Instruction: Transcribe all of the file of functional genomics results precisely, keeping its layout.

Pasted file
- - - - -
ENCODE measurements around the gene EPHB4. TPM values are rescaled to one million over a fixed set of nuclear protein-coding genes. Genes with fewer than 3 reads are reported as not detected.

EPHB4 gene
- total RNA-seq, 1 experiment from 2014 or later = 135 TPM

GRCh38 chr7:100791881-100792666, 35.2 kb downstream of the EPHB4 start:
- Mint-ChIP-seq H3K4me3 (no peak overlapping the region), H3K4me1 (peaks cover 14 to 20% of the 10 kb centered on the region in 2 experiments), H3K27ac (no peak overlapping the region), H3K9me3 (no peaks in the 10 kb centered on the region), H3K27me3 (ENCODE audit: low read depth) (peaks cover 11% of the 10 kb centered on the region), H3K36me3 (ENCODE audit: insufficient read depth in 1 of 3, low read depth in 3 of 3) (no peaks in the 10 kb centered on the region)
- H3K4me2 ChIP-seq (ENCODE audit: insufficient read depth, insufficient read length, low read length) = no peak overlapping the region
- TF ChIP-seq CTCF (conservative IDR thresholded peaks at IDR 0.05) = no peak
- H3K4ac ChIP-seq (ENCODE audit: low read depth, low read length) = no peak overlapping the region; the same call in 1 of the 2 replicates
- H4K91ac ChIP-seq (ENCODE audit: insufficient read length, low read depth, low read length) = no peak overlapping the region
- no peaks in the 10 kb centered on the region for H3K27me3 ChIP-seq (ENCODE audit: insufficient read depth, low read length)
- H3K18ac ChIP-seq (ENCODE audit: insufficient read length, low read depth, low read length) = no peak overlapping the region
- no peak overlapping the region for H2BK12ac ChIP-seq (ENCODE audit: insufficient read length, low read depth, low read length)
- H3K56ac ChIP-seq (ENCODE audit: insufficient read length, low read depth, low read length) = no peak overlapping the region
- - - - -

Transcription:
ENCODE measurements around the gene EPHB4. TPM values are rescaled to one million over a fixed set of nuclear protein-coding genes. Genes with fewer than 3 reads are reported as not detected.

EPHB4 gene
- total RNA-seq, 1 experiment from 2014 or later = 135 TPM

GRCh38 chr7:100791881-100792666, 35.2 kb downstream of the EPHB4 start:
- Mint-ChIP-seq H3K4me3 (no peak overlapping the region), H3K4me1 (peaks cover 14 to 20% of the 10 kb centered on the region in 2 experiments), H3K27ac (no peak overlapping the region), H3K9me3 (no peaks in the 10 kb centered on the region), H3K27me3 (ENCODE audit: low read depth) (peaks cover 11% of the 10 kb centered on the region), H3K36me3 (ENCODE audit: insufficient read depth in 1 of 3, low read depth in 3 of 3) (no peaks in the 10 kb centered on the region)
- H3K4me2 ChIP-seq (ENCODE audit: insufficient read depth, insufficient read length, low read length) = no peak overlapping the region
- TF ChIP-seq CTCF (conservative IDR thresholded peaks at IDR 0.05) = no peak
- H3K4ac ChIP-seq (ENCODE audit: low read depth, low read length) = no peak overlapping the region; the same call in 1 of the 2 replicates
- H4K91ac ChIP-seq (ENCODE audit: insufficient read length, low read depth, low read length) = no peak overlapping the region
- no peaks in the 10 kb centered on the region for H3K27me3 ChIP-seq (ENCODE audit: insufficient read depth, low read length)
- H3K18ac ChIP-seq (ENCODE audit: insufficient read length, low read depth, low read length) = no peak overlapping the region
- no peak overlapping the region for H2BK12ac ChIP-seq (ENCODE audit: insufficient read length, low read depth, low read length)
- H3K56ac ChIP-seq (ENCODE audit: insufficient read length, low read depth, low read length) = no peak overlapping the region